What is unschooling?
- About trust. It’s about believing that children will turn out alright without school.
- About respecting the choices kids make
- About letting them direct days and the flow of life
- About learning to let go of a school mindset and see the learning in everything
- About building a life long relationship between kids and parents
- About helping kids discover passions and interests
- About loving unconditionally
Unschooling is not:
- About ignoring your kids or not helping them
- Trying to turn everything into a “learning experience” by lecturing your kids
- Sitting in front of the tv all day
Who can unschool?
I wish I could say everyone could unschool. And I really believe they could, if school didn’t exist. But the truth is, it does. And that’s a really good thing. So here are some people who might not be able to unschool:
- People who think that unschooling means ignoring your kids. That unschooling means plopping your kids in front of the television, or that you can’t interact with your kids and still call it “unschooling”
- People who can’t let go out school ideals. If you slip worksheets about amphibians into your kids laps every time they wonder about frogs, you aren’t accepting the true nature of unschooling. That unschooling is about letting go of the worksheets and paying attention to your kids and their specific questions.
- People who aren’t willing to make sacrifices for it. Especially with younger kids, unschooling is easiest with one parent staying at home with the kids. That means (theoretically) giving up half of your income. Some family choose to do this, and thus have to make more choices about what they spend money on. Other parents try to work from home, or trade a few days a week with another parent, or bring their kids to work. If you’re a single parents, you’ll need to work even harder to make it work. But all of it is possible. But you may need to sacrifice other things to make it possible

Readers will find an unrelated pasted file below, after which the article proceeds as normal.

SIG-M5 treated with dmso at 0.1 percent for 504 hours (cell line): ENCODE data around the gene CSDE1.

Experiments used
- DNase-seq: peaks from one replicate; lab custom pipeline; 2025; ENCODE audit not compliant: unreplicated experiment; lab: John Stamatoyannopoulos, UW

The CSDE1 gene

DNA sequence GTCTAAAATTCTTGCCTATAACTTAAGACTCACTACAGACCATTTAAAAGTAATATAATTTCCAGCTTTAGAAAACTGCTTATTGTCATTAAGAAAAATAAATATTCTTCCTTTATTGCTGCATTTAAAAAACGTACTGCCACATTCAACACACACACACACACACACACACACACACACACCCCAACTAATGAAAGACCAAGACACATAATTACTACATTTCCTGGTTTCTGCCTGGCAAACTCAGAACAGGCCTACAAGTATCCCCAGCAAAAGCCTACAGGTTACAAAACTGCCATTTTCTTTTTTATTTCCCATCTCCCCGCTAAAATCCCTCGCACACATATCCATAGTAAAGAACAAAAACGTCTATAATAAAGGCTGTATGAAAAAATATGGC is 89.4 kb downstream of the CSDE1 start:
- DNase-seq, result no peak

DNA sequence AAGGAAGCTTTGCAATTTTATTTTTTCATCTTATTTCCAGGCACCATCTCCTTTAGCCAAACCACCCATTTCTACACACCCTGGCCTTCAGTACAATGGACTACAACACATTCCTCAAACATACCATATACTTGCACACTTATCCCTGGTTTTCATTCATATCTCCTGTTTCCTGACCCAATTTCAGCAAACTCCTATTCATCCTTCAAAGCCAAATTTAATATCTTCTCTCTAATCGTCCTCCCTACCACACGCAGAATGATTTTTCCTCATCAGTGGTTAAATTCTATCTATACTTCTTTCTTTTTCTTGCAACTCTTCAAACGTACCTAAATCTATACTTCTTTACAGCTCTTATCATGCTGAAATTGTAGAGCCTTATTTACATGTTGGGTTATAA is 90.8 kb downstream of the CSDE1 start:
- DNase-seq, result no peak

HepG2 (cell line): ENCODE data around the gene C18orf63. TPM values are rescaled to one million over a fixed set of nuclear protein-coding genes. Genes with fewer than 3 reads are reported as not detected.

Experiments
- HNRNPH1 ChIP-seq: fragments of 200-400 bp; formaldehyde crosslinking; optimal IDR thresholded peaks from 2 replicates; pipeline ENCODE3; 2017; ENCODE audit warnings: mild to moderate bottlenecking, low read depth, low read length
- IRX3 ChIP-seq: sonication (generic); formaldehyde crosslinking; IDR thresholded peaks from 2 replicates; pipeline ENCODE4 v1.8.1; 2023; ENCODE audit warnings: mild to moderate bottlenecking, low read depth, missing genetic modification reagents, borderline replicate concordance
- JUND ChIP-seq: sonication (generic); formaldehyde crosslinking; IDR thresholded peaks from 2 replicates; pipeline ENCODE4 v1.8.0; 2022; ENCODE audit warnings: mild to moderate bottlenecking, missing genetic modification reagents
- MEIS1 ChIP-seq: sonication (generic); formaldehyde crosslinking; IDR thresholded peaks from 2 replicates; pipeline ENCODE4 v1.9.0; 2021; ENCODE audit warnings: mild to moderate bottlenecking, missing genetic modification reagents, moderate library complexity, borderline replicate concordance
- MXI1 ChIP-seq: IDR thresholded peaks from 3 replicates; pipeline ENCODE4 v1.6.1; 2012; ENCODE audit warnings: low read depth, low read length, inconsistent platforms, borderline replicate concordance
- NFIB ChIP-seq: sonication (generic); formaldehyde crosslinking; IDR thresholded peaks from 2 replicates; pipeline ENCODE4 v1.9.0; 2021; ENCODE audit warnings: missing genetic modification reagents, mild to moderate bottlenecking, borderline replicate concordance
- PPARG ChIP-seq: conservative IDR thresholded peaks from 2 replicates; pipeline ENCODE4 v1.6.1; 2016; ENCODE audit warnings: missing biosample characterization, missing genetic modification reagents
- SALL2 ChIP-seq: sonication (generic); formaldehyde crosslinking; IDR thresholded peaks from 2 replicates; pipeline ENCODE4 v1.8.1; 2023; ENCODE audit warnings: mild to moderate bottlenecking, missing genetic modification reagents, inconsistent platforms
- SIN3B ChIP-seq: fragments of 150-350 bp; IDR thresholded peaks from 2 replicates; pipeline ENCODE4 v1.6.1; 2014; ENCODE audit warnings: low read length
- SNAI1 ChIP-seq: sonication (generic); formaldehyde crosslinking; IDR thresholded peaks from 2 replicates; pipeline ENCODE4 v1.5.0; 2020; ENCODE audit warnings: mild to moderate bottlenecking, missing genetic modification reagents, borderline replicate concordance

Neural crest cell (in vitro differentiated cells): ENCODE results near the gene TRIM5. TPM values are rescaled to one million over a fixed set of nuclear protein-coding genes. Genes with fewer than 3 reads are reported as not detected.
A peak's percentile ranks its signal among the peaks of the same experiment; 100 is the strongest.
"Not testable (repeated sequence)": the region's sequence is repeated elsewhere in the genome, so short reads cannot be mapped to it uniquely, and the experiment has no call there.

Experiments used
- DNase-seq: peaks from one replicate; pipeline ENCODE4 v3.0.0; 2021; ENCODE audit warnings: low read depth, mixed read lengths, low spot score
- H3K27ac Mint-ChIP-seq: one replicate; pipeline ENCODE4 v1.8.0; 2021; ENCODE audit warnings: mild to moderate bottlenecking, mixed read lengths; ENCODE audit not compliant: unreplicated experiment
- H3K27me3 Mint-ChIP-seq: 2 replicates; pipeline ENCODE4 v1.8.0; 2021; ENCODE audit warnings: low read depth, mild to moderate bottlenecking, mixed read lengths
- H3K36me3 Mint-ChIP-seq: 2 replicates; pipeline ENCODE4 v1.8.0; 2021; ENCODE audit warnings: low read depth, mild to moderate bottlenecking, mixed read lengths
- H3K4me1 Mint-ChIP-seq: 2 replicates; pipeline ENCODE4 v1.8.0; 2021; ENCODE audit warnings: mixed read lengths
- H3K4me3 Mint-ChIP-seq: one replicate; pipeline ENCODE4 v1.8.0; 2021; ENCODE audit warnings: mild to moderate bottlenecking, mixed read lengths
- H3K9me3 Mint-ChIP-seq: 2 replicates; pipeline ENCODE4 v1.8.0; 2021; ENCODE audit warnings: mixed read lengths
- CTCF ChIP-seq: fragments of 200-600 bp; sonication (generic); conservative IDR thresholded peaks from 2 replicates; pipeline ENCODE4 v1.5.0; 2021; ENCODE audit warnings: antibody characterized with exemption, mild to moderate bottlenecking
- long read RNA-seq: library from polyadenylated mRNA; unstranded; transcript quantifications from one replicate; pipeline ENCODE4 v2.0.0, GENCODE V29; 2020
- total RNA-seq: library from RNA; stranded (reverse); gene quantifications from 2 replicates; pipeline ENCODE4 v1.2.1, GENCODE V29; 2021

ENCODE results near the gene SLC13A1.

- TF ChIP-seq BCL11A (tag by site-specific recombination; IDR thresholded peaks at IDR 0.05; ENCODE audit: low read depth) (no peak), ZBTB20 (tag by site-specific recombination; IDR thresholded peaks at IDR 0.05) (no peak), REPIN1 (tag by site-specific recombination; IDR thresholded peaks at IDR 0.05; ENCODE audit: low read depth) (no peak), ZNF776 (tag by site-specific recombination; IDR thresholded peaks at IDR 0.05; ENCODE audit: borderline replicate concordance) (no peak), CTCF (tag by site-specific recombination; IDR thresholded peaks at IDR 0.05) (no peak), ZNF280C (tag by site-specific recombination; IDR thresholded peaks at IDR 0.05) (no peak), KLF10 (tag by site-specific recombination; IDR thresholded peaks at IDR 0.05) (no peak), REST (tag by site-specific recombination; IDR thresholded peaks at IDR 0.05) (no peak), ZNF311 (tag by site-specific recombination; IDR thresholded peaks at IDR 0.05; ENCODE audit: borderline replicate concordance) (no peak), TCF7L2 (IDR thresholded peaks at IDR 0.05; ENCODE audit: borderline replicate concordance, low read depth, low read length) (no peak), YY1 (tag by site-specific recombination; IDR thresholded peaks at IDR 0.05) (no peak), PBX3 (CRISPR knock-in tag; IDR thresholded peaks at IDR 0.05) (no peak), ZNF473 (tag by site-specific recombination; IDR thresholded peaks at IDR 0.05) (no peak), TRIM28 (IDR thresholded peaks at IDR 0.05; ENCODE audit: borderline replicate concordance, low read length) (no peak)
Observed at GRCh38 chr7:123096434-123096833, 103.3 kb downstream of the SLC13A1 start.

What does unschooling look like?
- Kids following passions and interests alongside their parents
- Constant questions and conversations
- Parents introducing kids to interesting books or ideas, but letting the kids choose whether to pursue it further
- Careful listening
- Working together
Is unschooling legal?
Most basically, yes. It’s different in every place, but if homeschooling is legal, you can generally find a way to unschool. The school wants to hear from you in “school terms” but you can certainly do that same things, keeping in mind what the district wants. I find it easiest to keep notes (I use Evernote) throughout the year of the things I’m doing, and then compiling that in the way the school wants. Of course, I do not know how it is in every place, but as long as you use the right language, you should get through. (Let me know if you want anymore advice about this in different places or with different systems.)
- Deschooling: Deschooling is a term we use to refer to the time it takes after going to school to become excited about learning. Often, after being in school, learning doesn’t sound like an interesting and exciting thing. When kids are suddenly able to reclaim their time, they may want to spend a lot of time in front of the computer or television, catching up on everything. It’s different for everyone, but people often agree on it taking roughly a month per year a child was in school to be ready to engage
- Strewing: Strewing is about suggestions. If a parent found a book that thought their kid would be interested in, they might strew it. Strewing is gentle: maybe just leaving the book in a public space, maybe directly showing it to the person. But it’s never forced. The child always has completely autonomy about reading the book (or looking at the website, watching the movie, etc.), the parent does not coerce them into it.